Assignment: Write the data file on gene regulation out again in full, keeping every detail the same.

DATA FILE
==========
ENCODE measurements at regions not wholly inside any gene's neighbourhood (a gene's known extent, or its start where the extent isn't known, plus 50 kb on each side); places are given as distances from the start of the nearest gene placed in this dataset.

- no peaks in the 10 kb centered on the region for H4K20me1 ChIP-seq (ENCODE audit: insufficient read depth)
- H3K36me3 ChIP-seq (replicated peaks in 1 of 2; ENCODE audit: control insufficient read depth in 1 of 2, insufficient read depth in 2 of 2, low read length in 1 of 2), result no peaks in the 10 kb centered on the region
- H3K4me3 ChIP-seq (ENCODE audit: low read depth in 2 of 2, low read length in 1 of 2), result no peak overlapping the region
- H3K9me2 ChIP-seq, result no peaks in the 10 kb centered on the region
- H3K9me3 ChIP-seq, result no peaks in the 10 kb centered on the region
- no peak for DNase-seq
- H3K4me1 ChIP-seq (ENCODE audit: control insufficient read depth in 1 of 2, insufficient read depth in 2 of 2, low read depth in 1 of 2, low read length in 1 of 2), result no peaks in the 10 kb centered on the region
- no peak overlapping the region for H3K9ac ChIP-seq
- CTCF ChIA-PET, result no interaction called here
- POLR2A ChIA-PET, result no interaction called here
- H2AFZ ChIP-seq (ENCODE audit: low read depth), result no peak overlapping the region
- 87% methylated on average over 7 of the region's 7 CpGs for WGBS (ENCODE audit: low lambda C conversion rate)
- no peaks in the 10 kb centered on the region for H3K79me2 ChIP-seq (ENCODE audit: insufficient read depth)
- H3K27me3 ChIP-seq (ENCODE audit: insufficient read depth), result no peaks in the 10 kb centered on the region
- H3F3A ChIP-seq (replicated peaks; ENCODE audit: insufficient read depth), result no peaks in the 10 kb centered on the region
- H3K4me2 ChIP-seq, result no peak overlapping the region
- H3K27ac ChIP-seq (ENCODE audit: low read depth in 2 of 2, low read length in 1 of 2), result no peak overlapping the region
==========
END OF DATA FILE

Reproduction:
ENCODE measurements at regions not wholly inside any gene's neighbourhood (a gene's known extent, or its start where the extent isn't known, plus 50 kb on each side); places are given as distances from the start of the nearest gene placed in this dataset.

- no peaks in the 10 kb centered on the region for H4K20me1 ChIP-seq (ENCODE audit: insufficient read depth)
- H3K36me3 ChIP-seq (replicated peaks in 1 of 2; ENCODE audit: control insufficient read depth in 1 of 2, insufficient read depth in 2 of 2, low read length in 1 of 2), result no peaks in the 10 kb centered on the region
- H3K4me3 ChIP-seq (ENCODE audit: low read depth in 2 of 2, low read length in 1 of 2), result no peak overlapping the region
- H3K9me2 ChIP-seq, result no peaks in the 10 kb centered on the region
- H3K9me3 ChIP-seq, result no peaks in the 10 kb centered on the region
- no peak for DNase-seq
- H3K4me1 ChIP-seq (ENCODE audit: control insufficient read depth in 1 of 2, insufficient read depth in 2 of 2, low read depth in 1 of 2, low read length in 1 of 2), result no peaks in the 10 kb centered on the region
- no peak overlapping the region for H3K9ac ChIP-seq
- CTCF ChIA-PET, result no interaction called here
- POLR2A ChIA-PET, result no interaction called here
- H2AFZ ChIP-seq (ENCODE audit: low read depth), result no peak overlapping the region
- 87% methylated on average over 7 of the region's 7 CpGs for WGBS (ENCODE audit: low lambda C conversion rate)
- no peaks in the 10 kb centered on the region for H3K79me2 ChIP-seq (ENCODE audit: insufficient read depth)
- H3K27me3 ChIP-seq (ENCODE audit: insufficient read depth), result no peaks in the 10 kb centered on the region
- H3F3A ChIP-seq (replicated peaks; ENCODE audit: insufficient read depth), result no peaks in the 10 kb centered on the region
- H3K4me2 ChIP-seq, result no peak overlapping the region
- H3K27ac ChIP-seq (ENCODE audit: low read depth in 2 of 2, low read length in 1 of 2), result no peak overlapping the region